"The English," grandpa went on, "had to set to work at last, to kill the Indians, or the Indians would kill them. So there was this great battle at a fort near New London, and a great many hundred Indians were killed. The rest tried to run away. Some of the English soldiers, Uncle Jabez among them, with some Mohegan Indians who hated the Pequots worse than they did white men, followed them on land, and the rest of the English went along in boats on the Sound close to the shore, meaning to land wherever the Indians stopped, and have another fight. Uncle Jabez said they chased the Pequots through Clinton, where there was not a house then, and over the Great Plain of Guilford here, where even that old stone house was not built then, until they got down here to Sachem's Head, where we are coming, pretty soon. The Englishmen and the Indians came across the creeks, and over the hills, covered with big trees, then, until they came out by that long tongue of land. There it is. You can see from this hill how long and narrow it is, and how it runs out into the water; you see it makes a headland on one side of the bay. Well, the Pequots went down on that point, hoping the Mohegans and the English would go by and not notice it. But Uncle Jabez said that Uncas (he was the Mohegan chief) was too crafty to be fooled that way. He called one or two of his men and said something to them in their language, and they went off down the Point. Pretty soon they gave a yell. Then Uncas knew they had found the tracks of the Pequots, and, just as quick as they could, they divided into two parties. Some more of the Indians and the Englishmen hurried down the Point, and Uncas and the rest went round as fast as they could to the other side of the bay. As soon as the Pequots knew they were followed, they ran down to the shore, jumped into the water, and swam across. You see the harbor is not very wide there; but the minute they struck the other shore, Uncas and his men jumped out from behind the trees, and then Uncas drew his bow clear to the arrowhead, and the arrow struck the Pequot sachem in the breast, and he fell over dead; and then Uncas cut off his head, and put it up in a tree."

Susie began to cry a little, and the boys looked a good deal disturbed. But this did not last long.

"Here we are at the meadow," said grandpa, and Mr. Bishop stopped the horses at a fence by the side of the road, and the children sprang out with great delight. They could see the waters of the Sound at the end of the long reach of flat meadow, with headlands of gray rock rising on each side, and wanted to go at once down to the shore. But Ned and Frank had to work a little first, with the promise of play afterward. So, while they tossed the short brown hay in showers into the air, Susie climbed among the rocks of the low ledge which walled the meadow on each side, and made discoveries of new insects and flowers, until dinner time. After dinner, the desired permission was given, and away the children streamed, grandfather Bishop leading, and rested not until they had verified the spot where the Pequot sachem had been killed, and thought they found, at least, the stump of the tree in which his head was put, and had made their grandfather give them the right and wrong, or the moral side of the whole affair, which he did in a very few words.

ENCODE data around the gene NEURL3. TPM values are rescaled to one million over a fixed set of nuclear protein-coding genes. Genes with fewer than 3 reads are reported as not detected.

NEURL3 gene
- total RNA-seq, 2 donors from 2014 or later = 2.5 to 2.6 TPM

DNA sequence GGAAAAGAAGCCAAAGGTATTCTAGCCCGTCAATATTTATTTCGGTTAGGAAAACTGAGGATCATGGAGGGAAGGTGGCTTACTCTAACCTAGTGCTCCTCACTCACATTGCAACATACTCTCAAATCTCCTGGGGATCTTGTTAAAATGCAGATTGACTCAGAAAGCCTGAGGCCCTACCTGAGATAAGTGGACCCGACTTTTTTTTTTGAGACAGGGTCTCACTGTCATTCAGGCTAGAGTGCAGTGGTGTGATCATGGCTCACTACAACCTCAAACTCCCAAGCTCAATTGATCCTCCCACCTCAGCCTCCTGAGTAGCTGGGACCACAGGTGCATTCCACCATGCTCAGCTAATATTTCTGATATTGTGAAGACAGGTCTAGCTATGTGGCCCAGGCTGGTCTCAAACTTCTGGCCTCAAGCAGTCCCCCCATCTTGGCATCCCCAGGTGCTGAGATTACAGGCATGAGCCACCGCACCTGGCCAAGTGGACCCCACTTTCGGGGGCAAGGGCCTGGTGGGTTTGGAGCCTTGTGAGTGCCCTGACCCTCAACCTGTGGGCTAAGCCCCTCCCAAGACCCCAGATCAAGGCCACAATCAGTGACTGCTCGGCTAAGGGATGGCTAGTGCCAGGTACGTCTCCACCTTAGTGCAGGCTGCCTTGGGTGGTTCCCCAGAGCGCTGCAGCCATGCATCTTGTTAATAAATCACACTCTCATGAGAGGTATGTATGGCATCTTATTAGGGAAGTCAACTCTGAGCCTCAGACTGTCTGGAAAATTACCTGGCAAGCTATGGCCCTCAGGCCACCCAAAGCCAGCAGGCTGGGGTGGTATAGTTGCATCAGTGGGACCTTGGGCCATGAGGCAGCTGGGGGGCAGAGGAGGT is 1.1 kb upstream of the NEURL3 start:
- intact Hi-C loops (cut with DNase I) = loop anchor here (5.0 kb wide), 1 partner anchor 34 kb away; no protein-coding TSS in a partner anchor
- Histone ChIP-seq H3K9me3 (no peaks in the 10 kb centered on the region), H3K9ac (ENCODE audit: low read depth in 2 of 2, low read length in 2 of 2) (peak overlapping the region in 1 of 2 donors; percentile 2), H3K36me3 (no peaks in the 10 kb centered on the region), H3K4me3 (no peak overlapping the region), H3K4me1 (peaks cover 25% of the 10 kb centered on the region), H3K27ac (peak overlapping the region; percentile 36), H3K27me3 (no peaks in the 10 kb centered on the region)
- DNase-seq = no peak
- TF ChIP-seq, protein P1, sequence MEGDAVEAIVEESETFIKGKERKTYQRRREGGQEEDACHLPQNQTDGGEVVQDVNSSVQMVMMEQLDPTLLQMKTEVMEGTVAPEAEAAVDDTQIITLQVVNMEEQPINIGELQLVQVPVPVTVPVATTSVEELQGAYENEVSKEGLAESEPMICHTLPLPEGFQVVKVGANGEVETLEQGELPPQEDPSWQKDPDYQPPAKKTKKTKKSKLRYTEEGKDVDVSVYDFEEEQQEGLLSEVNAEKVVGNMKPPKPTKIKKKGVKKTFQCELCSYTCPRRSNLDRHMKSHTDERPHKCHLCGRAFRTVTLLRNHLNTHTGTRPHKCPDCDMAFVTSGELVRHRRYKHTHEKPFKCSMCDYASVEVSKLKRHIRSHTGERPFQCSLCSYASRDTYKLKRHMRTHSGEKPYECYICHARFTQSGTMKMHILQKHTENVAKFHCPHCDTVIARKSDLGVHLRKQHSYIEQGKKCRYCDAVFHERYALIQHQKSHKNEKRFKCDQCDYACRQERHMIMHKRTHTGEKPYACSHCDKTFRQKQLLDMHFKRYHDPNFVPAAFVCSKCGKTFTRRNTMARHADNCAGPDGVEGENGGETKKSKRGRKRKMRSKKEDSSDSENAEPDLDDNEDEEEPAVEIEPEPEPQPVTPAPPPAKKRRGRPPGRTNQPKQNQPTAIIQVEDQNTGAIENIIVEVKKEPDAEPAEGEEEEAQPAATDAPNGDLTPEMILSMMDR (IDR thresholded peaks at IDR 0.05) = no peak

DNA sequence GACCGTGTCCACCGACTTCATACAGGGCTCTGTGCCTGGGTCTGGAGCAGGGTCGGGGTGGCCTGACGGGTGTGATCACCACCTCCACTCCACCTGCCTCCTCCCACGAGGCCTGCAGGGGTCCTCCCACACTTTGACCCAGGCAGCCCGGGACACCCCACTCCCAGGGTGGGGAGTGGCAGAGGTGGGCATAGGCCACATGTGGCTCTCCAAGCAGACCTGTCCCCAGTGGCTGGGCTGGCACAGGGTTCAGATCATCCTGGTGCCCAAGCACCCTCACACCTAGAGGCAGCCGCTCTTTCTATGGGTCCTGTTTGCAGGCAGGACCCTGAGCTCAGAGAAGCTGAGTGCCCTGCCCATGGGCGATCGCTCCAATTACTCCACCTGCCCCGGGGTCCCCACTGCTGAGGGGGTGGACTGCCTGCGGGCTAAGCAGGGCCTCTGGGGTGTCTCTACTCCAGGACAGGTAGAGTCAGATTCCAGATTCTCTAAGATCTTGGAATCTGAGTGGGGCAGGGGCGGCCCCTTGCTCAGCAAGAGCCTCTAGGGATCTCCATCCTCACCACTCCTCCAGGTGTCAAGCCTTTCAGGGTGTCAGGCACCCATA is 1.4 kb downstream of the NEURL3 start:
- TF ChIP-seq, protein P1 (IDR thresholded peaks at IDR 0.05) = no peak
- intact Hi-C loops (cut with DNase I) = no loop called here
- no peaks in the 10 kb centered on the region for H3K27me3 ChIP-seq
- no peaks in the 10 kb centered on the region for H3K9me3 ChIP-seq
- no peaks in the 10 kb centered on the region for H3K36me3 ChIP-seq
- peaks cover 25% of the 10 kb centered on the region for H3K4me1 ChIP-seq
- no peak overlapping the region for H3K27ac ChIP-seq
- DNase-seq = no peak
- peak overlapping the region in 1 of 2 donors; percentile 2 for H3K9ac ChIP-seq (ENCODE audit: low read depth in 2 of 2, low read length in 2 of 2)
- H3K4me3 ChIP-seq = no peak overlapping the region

"The Indians should not have fought the English, for they always bought the Indians' land— did not steal it from them. Perhaps the English were sometimes unjust in other matters, but is it not better, after all, that a people like them should have the country, who could grow to be a great nation, than a few Indians, who were only a little above the bears they killed and ate?"


The children did not understand this very clearly, but they thought grandpa was always right, and so agreed with him.

Then they acted over the story from the fight at the fort to the final scene at the Bloody Cove, and by the time their father called them to go home, if Frank's head had really been cut off as many times as it had in the character of the Pequot chieftain, he would not have been more than an inch high.